Laurie Goodman, who says no analysts have been more critical of bank mortgage practices than her team at Amherst Securities Group LP, is siding with lenders when it comes to a flurry of new rules intended to protect homebuyers.
In 2002, an accountant in Boca Raton, Florida, named Joseph Lents was accused of securities-law violations by the U.S. Securities and Exchange Commission. Lents, who was chief executive officer of a now-defunct voice- recognition software company, had sold shares in the public company without filing the proper forms. Facing a little over $100,000 in fines and fees, and with his assets frozen by the SEC, Lents stopped making payments on his $1.5 million mortgage.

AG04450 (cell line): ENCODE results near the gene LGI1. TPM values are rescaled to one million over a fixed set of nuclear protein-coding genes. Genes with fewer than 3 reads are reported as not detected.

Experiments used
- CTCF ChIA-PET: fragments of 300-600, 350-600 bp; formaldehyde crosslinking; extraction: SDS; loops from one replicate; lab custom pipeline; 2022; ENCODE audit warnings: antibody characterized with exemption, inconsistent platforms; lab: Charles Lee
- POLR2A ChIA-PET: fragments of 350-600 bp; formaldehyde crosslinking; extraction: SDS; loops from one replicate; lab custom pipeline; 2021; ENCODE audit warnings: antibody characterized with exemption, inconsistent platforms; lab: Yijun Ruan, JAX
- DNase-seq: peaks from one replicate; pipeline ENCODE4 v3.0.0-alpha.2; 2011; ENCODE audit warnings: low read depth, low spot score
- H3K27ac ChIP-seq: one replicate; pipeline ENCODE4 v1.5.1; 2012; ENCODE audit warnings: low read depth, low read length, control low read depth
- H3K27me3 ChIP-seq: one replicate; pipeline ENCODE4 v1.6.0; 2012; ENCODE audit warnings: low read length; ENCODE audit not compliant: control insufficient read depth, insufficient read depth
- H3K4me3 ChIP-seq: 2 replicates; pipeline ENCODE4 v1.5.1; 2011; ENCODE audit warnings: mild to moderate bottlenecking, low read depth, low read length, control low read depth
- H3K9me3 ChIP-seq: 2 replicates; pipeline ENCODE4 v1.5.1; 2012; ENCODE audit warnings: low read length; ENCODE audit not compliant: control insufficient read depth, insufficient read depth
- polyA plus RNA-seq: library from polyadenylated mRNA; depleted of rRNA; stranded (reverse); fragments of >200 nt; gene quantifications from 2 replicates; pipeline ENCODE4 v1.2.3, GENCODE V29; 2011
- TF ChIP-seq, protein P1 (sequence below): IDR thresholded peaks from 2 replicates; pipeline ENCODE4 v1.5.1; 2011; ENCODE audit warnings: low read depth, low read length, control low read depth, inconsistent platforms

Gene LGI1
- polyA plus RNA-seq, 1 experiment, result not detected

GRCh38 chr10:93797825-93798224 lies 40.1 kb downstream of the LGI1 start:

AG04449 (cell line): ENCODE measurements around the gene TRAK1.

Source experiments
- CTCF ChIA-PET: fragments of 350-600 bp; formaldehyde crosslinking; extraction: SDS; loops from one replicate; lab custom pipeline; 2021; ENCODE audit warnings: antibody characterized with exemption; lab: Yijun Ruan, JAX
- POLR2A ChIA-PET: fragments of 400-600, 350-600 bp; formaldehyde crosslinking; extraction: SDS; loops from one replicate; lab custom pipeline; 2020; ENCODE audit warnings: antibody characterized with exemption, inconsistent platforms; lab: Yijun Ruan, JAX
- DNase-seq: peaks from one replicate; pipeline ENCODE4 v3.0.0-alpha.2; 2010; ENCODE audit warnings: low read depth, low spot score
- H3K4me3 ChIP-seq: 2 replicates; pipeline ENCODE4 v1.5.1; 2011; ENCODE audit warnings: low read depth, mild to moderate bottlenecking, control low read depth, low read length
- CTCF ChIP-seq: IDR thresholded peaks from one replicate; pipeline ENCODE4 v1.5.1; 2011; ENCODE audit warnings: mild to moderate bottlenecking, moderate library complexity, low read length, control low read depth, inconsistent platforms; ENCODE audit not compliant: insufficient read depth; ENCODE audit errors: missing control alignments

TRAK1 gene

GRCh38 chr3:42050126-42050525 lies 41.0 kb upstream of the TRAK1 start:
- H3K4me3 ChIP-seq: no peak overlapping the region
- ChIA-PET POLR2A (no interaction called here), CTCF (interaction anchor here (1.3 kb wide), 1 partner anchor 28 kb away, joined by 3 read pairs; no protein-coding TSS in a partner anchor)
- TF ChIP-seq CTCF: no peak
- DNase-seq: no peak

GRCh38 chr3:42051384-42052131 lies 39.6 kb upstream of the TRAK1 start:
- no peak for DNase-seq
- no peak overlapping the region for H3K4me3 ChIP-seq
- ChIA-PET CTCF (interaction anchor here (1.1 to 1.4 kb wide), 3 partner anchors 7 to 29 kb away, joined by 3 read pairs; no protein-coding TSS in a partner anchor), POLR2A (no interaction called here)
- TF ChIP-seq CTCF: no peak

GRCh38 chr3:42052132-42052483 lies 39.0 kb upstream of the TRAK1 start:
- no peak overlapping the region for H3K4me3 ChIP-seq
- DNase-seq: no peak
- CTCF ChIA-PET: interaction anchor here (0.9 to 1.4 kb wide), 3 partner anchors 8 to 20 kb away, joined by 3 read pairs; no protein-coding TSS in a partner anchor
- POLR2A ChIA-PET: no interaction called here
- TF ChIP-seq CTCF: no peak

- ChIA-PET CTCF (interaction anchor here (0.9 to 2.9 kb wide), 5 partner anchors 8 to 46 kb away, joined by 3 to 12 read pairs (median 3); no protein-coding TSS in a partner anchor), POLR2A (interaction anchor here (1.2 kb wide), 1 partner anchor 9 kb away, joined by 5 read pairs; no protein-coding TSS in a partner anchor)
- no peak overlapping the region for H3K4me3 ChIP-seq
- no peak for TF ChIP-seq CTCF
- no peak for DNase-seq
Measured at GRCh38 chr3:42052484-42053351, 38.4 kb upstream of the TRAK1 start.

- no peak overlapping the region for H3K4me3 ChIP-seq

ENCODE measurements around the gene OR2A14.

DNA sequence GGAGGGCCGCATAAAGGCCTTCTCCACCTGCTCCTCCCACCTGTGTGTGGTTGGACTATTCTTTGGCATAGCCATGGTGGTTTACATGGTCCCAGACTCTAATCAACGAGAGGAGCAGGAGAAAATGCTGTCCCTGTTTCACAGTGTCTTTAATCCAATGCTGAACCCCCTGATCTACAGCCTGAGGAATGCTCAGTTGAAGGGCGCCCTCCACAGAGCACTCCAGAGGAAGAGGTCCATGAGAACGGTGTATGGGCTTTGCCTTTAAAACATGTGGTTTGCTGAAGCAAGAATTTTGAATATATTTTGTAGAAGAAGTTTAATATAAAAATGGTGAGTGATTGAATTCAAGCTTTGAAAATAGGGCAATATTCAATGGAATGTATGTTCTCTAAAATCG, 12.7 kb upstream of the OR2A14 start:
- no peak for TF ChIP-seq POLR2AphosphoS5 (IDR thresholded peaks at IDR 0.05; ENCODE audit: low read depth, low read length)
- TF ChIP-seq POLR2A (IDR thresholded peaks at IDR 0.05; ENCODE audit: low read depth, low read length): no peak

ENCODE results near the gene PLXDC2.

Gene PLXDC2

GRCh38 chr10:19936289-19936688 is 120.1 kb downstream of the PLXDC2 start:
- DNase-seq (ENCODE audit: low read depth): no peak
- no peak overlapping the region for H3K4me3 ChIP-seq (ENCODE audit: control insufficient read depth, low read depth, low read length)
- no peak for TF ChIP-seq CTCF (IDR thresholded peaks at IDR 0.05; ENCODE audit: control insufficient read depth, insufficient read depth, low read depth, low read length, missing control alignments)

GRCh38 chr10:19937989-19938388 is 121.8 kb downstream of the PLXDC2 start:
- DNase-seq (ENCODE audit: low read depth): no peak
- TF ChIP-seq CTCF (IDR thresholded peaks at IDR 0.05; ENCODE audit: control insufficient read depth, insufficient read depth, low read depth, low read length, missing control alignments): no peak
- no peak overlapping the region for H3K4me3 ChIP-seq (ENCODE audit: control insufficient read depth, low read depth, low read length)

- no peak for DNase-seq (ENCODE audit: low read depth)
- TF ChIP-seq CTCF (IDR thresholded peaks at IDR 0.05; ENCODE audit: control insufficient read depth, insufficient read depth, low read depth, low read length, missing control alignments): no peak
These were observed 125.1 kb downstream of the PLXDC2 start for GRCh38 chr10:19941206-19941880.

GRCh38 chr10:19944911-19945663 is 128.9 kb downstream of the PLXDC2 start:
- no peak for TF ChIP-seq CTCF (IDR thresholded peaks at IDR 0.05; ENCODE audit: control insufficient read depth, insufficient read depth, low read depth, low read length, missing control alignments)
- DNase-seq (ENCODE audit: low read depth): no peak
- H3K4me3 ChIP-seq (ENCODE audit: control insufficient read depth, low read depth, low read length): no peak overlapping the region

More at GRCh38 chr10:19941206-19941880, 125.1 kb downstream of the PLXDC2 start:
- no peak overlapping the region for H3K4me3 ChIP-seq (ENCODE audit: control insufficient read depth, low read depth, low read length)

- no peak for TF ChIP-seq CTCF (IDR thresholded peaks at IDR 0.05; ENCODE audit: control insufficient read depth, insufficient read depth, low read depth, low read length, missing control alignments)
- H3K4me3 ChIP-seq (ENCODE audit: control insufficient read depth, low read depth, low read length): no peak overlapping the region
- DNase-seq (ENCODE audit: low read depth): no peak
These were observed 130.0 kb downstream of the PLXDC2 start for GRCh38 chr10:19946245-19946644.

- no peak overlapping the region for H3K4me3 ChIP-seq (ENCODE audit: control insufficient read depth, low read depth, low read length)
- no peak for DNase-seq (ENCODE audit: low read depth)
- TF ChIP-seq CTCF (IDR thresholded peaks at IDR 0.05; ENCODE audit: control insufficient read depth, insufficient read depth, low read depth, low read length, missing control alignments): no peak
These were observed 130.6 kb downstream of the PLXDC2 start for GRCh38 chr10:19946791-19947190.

Bank of America Corp. ’s plan to sell the insurance unit it acquired with Countrywide Financial Corp. may result in it liquidating properties faster after homeowners stop paying on debt underlying mortgage bonds, according to Amherst Securities Group analyst Laurie Goodman .
Housing prices in the U.S. will fall a further 5 percent in the next year before the bottom as the government plans to sell foreclosed properties to investors, according to Laurie Goodman of Amherst Securities Group LP.
Bank of America Corp., Wells Fargo & Co. and three other banks that settled a nationwide probe of foreclosure practices this month will get a bonus from the deal: protection for $308 billion of home-equity loans they hold.